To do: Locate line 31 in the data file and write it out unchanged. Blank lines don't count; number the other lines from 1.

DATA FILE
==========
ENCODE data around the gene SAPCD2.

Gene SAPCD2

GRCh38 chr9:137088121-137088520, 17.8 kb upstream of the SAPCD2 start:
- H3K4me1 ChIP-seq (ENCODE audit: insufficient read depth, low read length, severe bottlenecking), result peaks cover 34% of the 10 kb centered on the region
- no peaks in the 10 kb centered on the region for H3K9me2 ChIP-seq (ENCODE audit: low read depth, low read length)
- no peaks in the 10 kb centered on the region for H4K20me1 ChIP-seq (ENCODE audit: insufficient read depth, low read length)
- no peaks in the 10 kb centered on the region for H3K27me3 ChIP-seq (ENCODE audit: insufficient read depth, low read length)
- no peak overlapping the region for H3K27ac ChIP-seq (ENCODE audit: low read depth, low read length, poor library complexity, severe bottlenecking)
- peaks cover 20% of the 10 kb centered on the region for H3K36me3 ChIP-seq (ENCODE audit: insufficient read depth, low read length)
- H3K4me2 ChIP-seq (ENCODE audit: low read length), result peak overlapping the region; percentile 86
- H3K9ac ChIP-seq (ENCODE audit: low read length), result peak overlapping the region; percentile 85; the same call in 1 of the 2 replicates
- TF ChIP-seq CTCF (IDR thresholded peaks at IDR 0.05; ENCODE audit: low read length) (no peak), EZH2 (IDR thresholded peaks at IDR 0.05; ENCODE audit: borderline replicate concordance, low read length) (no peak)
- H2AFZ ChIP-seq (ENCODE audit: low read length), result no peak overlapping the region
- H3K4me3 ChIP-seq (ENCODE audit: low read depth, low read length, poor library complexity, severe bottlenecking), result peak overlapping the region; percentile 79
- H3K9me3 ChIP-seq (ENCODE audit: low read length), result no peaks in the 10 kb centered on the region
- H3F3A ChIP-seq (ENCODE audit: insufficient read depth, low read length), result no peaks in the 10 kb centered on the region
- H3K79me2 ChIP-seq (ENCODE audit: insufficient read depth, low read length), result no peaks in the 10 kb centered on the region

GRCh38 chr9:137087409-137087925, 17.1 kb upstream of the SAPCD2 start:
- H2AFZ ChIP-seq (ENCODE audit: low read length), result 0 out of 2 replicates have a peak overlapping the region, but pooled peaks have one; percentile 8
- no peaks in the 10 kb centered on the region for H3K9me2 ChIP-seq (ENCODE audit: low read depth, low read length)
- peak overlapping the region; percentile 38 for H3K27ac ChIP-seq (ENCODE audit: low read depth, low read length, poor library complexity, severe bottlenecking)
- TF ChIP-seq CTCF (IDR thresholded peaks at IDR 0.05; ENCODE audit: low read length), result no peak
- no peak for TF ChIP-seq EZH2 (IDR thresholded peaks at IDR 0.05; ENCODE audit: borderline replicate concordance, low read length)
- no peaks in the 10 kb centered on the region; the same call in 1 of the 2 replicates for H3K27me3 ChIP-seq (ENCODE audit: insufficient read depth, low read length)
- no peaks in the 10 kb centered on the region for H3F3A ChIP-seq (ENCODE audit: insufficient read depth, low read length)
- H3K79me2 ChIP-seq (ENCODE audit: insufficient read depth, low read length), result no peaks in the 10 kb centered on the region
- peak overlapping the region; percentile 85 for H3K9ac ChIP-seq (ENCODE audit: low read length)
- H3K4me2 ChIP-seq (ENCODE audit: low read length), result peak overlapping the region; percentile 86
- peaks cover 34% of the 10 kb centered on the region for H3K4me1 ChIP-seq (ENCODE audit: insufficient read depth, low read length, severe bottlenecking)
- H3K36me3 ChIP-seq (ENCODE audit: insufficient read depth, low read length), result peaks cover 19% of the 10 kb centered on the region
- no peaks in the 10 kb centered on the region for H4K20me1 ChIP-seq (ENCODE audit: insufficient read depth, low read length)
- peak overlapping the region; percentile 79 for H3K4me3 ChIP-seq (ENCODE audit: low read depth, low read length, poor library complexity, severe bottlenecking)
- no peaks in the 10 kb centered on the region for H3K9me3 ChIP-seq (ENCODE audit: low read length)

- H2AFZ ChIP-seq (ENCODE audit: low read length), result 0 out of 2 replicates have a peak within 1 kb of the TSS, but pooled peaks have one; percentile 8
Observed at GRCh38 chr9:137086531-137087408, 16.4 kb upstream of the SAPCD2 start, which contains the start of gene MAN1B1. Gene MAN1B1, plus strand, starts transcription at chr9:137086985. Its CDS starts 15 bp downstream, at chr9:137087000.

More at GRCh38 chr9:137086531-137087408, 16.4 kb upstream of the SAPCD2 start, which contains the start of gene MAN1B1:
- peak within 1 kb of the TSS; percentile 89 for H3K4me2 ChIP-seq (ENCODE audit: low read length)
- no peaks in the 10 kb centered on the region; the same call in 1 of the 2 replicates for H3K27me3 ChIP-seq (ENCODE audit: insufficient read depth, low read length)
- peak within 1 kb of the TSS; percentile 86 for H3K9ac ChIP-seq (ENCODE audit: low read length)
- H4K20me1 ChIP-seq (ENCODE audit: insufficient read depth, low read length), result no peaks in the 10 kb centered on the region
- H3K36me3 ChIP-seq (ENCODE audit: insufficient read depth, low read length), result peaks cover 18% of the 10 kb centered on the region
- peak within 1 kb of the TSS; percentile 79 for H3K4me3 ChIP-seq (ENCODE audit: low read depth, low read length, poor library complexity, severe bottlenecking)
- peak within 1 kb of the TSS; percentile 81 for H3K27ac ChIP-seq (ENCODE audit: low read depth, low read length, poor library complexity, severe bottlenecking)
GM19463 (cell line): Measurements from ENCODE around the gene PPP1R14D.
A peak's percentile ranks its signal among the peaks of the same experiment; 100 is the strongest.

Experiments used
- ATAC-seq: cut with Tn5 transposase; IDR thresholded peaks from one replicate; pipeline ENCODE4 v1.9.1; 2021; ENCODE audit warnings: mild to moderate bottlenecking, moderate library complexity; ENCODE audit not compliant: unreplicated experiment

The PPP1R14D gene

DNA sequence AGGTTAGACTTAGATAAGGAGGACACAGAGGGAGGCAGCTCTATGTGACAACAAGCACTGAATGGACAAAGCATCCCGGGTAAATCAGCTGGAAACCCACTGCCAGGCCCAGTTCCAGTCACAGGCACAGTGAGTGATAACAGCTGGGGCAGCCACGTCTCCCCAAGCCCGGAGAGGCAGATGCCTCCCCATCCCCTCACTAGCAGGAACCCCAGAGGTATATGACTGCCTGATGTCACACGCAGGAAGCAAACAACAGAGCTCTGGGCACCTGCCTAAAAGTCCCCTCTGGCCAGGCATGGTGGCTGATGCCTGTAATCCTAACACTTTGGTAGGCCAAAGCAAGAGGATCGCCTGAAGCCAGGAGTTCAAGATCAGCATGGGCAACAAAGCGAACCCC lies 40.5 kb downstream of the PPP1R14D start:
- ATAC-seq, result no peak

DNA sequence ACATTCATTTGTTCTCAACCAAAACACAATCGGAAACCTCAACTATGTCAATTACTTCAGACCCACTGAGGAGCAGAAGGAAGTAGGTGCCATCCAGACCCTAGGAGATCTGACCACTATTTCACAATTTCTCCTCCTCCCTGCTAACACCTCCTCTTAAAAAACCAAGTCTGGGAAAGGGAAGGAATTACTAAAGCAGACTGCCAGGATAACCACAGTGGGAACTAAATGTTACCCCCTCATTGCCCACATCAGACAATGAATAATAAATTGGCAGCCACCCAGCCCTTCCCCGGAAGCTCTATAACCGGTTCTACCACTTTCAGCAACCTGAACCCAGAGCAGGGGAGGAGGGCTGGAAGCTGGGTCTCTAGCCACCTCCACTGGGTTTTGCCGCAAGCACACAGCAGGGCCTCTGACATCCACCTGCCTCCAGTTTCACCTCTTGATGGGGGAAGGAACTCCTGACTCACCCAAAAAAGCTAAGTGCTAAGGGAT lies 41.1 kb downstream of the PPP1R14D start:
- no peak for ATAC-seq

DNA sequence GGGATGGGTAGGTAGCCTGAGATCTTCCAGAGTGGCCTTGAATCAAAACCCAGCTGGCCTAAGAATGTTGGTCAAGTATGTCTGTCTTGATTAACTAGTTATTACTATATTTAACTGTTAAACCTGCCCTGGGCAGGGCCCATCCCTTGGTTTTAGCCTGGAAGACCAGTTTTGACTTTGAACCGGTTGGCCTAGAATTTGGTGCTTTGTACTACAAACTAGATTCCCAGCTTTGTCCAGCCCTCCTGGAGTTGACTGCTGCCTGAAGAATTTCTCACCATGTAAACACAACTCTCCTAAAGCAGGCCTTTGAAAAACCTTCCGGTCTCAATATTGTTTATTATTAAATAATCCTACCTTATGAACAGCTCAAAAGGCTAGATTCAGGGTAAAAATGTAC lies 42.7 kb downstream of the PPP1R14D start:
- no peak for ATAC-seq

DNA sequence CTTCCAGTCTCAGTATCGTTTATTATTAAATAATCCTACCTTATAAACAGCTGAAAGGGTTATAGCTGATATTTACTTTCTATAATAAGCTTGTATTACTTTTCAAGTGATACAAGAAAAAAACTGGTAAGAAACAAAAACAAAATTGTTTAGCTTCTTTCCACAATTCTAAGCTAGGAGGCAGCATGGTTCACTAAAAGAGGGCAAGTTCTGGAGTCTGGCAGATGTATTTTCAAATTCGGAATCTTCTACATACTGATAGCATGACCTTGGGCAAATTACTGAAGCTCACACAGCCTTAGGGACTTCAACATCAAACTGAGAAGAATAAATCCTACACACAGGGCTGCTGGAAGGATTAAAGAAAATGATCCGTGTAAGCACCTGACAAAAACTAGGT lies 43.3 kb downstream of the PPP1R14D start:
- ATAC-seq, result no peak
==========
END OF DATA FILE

- no peaks in the 10 kb centered on the region for H4K20me1 ChIP-seq (ENCODE audit: insufficient read depth, low read length)